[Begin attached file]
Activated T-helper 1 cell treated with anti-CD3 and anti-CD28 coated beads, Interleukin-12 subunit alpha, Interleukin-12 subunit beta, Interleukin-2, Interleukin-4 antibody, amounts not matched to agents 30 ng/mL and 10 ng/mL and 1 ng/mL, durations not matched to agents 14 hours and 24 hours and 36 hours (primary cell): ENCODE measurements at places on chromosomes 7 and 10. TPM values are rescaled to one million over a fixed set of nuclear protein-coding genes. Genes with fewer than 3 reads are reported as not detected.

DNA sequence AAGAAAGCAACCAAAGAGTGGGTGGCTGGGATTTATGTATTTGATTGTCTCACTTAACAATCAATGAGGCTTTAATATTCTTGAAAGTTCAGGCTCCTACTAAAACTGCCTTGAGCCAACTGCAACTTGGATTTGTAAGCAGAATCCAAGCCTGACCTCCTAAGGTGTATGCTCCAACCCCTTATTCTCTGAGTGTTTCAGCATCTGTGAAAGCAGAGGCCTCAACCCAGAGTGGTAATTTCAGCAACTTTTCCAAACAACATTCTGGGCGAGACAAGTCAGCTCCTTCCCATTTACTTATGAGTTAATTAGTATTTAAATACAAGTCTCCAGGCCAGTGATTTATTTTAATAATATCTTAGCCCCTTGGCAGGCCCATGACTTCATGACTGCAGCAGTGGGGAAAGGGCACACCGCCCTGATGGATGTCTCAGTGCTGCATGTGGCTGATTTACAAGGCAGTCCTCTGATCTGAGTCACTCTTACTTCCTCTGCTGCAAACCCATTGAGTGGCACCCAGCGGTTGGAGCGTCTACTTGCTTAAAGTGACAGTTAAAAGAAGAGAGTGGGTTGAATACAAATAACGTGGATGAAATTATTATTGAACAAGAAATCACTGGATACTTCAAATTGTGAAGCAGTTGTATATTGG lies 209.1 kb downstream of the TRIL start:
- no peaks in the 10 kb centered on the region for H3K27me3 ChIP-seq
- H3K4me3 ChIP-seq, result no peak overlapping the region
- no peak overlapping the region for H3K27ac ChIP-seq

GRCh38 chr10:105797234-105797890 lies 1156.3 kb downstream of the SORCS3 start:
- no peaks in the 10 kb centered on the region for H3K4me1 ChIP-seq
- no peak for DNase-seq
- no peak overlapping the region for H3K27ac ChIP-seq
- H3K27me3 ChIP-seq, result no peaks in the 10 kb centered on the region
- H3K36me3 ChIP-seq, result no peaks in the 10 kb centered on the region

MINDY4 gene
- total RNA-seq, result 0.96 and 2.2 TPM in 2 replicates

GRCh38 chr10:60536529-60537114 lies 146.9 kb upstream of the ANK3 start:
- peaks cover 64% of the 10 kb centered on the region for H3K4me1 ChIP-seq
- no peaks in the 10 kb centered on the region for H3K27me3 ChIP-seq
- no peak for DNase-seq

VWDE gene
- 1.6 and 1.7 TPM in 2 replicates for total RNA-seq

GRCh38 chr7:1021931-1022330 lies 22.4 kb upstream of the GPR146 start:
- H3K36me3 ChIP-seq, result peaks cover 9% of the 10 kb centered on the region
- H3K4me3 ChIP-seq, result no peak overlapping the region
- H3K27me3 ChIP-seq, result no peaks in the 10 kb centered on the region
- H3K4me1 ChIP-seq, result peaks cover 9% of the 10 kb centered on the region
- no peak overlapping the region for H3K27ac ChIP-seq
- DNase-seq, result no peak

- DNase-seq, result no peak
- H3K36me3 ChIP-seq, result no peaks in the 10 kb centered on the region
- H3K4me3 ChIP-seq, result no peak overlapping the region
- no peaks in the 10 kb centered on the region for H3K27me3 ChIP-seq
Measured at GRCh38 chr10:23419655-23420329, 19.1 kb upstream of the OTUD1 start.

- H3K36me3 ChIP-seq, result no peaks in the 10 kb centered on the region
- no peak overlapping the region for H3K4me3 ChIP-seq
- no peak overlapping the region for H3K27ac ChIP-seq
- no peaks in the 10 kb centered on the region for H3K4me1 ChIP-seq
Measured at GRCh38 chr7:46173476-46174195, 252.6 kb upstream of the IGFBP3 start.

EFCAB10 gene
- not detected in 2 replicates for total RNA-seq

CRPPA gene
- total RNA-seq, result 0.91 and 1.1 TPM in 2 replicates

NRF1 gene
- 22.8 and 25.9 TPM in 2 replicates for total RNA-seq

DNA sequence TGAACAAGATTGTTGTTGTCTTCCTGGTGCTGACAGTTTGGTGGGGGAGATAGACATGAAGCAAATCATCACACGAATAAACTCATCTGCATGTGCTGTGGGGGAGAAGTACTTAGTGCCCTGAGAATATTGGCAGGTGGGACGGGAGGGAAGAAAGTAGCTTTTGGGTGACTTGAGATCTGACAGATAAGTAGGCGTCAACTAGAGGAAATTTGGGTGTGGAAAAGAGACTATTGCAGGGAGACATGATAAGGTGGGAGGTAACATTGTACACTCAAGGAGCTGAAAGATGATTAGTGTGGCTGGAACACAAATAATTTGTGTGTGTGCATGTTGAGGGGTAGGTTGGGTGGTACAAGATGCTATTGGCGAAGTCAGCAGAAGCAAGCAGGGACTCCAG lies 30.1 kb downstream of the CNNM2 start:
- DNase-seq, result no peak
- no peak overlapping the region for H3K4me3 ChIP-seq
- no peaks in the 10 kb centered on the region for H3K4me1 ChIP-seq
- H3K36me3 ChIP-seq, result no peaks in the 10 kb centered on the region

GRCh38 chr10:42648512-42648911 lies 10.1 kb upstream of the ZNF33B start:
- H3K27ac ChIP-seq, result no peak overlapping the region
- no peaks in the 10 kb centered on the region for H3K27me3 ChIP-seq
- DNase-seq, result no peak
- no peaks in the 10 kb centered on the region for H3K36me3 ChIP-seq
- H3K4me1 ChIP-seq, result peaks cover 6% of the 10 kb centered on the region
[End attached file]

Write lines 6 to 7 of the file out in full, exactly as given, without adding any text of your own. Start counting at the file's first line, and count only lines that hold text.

GRCh38 chr10:105797234-105797890 lies 1156.3 kb downstream of the SORCS3 start:
- no peaks in the 10 kb centered on the region for H3K4me1 ChIP-seq